These are methods you can use to improve small group discussions:

Go-arounds – The go-around method works very well in small groups. Go around in the circle giving each person a chance to talk. Do not let people interrupt or disagree with each other until everyone in the group has had their chance to speak.

Problem-solving and tasks – Give each group a very practical problem or task to work on. Ask the group to give a step-by-step approach to the problem and to write this down on newsprint. Write out the problems or questions for each group on a piece of paper beforehand and give this to the group facilitator. For example, you can ask small groups to develop a short drama around the issue, or to draw a map to explain the layout of an area, or to draw up a chart or pamphlet to simplify some problem or law.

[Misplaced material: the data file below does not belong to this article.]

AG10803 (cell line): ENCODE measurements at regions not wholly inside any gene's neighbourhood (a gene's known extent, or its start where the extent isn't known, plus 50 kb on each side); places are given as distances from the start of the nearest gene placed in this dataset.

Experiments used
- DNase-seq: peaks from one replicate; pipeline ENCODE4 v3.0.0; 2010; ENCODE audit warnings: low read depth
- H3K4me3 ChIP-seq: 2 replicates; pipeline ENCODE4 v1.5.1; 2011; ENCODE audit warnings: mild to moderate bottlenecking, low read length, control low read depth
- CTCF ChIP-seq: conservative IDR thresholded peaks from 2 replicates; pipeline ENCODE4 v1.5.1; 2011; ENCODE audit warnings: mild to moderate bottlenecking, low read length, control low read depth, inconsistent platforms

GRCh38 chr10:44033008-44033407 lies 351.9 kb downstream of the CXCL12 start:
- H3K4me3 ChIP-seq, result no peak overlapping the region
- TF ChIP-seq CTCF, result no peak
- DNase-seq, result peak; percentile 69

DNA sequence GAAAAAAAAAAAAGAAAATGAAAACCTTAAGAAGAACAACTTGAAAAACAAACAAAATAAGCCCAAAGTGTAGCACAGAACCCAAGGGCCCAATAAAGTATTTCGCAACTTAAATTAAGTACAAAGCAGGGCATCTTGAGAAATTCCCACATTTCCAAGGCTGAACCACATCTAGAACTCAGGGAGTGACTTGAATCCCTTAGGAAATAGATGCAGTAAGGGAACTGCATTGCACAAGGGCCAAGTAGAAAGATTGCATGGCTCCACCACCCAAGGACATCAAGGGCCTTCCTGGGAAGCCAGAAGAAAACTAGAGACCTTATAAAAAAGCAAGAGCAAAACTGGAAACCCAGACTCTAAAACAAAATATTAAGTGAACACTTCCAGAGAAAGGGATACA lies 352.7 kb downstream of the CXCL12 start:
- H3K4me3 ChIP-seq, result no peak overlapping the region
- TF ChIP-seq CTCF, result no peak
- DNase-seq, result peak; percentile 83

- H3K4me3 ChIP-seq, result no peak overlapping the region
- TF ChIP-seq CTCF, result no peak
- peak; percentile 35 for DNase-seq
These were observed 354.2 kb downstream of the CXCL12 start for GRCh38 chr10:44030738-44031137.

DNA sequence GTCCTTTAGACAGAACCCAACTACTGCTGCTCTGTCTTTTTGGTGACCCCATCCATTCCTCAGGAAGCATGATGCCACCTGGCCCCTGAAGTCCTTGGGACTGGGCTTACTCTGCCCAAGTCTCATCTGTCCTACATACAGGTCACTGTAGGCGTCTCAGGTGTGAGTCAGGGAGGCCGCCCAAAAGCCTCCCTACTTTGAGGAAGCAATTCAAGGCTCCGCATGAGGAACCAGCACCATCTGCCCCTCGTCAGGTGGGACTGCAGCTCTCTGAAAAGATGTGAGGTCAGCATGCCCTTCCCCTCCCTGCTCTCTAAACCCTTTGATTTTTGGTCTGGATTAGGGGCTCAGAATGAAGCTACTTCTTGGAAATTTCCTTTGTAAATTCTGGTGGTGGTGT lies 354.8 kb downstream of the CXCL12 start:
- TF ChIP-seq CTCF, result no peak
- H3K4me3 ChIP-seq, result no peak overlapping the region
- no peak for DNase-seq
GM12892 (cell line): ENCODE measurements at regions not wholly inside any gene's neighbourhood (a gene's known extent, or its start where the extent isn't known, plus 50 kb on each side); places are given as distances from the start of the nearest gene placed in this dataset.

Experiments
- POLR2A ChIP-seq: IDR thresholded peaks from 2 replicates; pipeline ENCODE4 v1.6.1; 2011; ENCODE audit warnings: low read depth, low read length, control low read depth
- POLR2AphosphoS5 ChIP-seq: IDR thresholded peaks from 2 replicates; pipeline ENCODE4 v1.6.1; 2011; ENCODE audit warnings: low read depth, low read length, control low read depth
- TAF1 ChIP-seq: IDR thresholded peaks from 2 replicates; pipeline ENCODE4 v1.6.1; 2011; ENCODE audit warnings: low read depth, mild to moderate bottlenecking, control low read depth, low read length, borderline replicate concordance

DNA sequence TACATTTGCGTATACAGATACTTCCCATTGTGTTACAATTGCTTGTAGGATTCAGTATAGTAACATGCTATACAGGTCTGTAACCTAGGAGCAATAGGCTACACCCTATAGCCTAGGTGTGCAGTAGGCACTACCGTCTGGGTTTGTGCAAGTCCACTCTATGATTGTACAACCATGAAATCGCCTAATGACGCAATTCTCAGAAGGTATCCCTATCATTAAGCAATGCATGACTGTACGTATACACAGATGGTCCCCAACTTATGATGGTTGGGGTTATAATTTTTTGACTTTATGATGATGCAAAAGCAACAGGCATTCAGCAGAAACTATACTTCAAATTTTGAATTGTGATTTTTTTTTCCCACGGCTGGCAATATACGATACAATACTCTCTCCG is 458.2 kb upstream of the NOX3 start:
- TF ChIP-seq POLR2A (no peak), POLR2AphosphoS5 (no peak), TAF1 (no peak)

A listening exercise – This is like a debate. You divide the group into two sides. Side A has to motivate for a particular solution, Side B has to motivate against it. Side A presents its argument. Before Side B responds, someone from the group must summarise Side A’s argument. Then Side B gives its first argument. Side A must then summarise this point before giving the next argument. The exercise then continues in the same way until the time is up. The main aim of this exercise is to encourage people to listen to the arguments of others and to learn how to summarise important points in a short time.